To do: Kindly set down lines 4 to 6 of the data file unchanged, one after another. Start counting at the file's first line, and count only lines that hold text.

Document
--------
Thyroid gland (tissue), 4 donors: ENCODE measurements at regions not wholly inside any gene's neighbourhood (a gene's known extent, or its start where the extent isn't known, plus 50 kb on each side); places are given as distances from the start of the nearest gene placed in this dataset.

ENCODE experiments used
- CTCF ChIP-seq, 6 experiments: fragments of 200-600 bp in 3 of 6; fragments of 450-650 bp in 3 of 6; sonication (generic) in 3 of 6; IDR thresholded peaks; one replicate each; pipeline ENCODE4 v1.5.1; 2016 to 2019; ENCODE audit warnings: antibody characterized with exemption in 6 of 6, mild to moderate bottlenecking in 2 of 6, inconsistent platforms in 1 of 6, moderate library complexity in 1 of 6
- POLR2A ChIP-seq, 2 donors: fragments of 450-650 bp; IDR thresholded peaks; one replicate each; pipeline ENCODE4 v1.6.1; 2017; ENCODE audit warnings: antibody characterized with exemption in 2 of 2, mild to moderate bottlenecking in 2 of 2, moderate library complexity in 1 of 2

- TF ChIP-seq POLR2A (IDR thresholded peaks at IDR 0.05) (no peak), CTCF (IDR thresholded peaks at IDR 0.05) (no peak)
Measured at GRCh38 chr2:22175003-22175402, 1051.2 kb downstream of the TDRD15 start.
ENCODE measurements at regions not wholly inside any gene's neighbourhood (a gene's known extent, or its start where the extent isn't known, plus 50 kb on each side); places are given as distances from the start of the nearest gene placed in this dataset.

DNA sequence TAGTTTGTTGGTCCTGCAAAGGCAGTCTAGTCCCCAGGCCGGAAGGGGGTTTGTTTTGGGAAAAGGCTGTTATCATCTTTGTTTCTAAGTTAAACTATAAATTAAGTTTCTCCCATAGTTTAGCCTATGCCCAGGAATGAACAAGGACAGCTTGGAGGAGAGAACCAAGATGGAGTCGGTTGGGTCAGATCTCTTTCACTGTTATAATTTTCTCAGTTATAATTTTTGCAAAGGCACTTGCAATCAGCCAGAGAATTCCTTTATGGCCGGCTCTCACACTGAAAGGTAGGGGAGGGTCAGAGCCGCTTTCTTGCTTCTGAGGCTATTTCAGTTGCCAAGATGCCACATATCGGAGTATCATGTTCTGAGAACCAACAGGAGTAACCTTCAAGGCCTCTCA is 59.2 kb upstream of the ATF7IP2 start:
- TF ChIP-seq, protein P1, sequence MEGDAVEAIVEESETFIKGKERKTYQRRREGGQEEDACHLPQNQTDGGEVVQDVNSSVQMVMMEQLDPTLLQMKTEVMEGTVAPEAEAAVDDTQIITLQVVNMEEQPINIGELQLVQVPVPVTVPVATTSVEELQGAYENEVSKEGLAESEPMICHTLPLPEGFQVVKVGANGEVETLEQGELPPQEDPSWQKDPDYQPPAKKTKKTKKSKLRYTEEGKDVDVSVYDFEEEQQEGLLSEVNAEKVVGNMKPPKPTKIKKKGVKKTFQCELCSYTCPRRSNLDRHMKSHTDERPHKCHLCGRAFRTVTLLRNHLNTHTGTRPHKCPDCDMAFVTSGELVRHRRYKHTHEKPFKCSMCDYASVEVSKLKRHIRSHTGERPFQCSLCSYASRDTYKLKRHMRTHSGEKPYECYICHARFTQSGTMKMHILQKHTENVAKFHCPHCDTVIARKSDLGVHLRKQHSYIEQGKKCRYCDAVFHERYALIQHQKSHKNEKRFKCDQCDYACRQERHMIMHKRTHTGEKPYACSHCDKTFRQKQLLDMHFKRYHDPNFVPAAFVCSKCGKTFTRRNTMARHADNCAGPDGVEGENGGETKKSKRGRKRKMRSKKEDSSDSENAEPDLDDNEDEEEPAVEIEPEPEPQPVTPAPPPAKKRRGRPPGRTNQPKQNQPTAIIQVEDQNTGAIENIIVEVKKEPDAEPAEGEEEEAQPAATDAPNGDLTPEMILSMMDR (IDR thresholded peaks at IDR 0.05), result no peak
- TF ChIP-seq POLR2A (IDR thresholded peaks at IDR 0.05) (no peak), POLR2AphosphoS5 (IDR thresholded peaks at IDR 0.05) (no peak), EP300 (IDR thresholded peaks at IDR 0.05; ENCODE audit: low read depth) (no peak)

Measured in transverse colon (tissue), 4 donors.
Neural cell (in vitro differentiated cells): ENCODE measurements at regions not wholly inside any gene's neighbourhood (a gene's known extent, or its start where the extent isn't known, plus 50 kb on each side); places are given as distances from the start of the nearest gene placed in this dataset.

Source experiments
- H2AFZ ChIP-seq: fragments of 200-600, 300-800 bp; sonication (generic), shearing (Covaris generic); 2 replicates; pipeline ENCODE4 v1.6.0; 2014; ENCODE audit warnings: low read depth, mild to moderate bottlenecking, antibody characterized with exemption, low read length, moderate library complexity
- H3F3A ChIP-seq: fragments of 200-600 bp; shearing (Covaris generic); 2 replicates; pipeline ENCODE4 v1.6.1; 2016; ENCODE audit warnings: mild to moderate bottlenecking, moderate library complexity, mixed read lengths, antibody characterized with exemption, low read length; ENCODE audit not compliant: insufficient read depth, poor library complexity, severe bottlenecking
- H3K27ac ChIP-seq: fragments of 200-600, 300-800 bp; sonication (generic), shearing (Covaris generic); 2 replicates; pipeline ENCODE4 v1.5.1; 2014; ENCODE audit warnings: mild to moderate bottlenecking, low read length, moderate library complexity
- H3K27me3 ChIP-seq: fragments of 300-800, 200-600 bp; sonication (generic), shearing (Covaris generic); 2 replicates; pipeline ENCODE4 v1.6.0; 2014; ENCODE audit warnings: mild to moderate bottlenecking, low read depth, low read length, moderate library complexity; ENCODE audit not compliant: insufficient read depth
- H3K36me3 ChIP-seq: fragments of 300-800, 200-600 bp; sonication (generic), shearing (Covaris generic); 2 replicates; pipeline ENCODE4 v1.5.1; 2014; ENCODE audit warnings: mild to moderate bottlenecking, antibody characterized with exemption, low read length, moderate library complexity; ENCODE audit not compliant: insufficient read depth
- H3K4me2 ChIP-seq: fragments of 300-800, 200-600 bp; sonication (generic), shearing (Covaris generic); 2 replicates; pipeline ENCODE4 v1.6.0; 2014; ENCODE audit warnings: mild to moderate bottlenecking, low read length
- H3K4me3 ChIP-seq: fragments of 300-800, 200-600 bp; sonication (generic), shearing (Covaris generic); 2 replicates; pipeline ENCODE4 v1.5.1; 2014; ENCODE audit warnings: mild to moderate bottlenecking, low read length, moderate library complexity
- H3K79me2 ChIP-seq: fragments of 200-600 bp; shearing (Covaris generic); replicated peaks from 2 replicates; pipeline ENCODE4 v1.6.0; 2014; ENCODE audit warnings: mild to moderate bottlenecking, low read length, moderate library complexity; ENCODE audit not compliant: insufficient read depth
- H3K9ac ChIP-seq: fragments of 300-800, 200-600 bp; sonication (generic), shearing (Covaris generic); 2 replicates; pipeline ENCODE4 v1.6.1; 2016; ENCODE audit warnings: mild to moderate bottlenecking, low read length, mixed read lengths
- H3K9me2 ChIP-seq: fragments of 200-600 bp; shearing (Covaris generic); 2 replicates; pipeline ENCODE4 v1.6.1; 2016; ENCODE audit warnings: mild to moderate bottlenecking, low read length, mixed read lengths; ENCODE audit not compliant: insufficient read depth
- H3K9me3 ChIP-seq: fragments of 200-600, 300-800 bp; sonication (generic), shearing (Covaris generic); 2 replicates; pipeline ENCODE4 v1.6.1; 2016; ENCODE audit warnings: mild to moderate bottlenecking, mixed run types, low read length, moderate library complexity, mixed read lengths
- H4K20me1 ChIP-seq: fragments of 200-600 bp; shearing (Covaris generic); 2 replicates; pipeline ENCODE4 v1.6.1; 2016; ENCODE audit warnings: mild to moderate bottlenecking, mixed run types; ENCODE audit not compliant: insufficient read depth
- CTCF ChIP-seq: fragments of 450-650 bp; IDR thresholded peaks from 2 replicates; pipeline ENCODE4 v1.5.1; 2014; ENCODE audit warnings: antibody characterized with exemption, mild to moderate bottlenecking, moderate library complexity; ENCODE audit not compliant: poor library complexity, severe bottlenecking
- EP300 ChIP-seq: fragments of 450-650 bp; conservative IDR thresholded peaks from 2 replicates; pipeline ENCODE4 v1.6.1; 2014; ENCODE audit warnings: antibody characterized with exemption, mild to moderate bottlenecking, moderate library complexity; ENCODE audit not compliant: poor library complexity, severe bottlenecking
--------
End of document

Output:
- POLR2A ChIP-seq, 2 donors: fragments of 450-650 bp; IDR thresholded peaks; one replicate each; pipeline ENCODE4 v1.6.1; 2017; ENCODE audit warnings: antibody characterized with exemption in 2 of 2, mild to moderate bottlenecking in 2 of 2, moderate library complexity in 1 of 2

- TF ChIP-seq POLR2A (IDR thresholded peaks at IDR 0.05) (no peak), CTCF (IDR thresholded peaks at IDR 0.05) (no peak)
Measured at GRCh38 chr2:22175003-22175402, 1051.2 kb downstream of the TDRD15 start.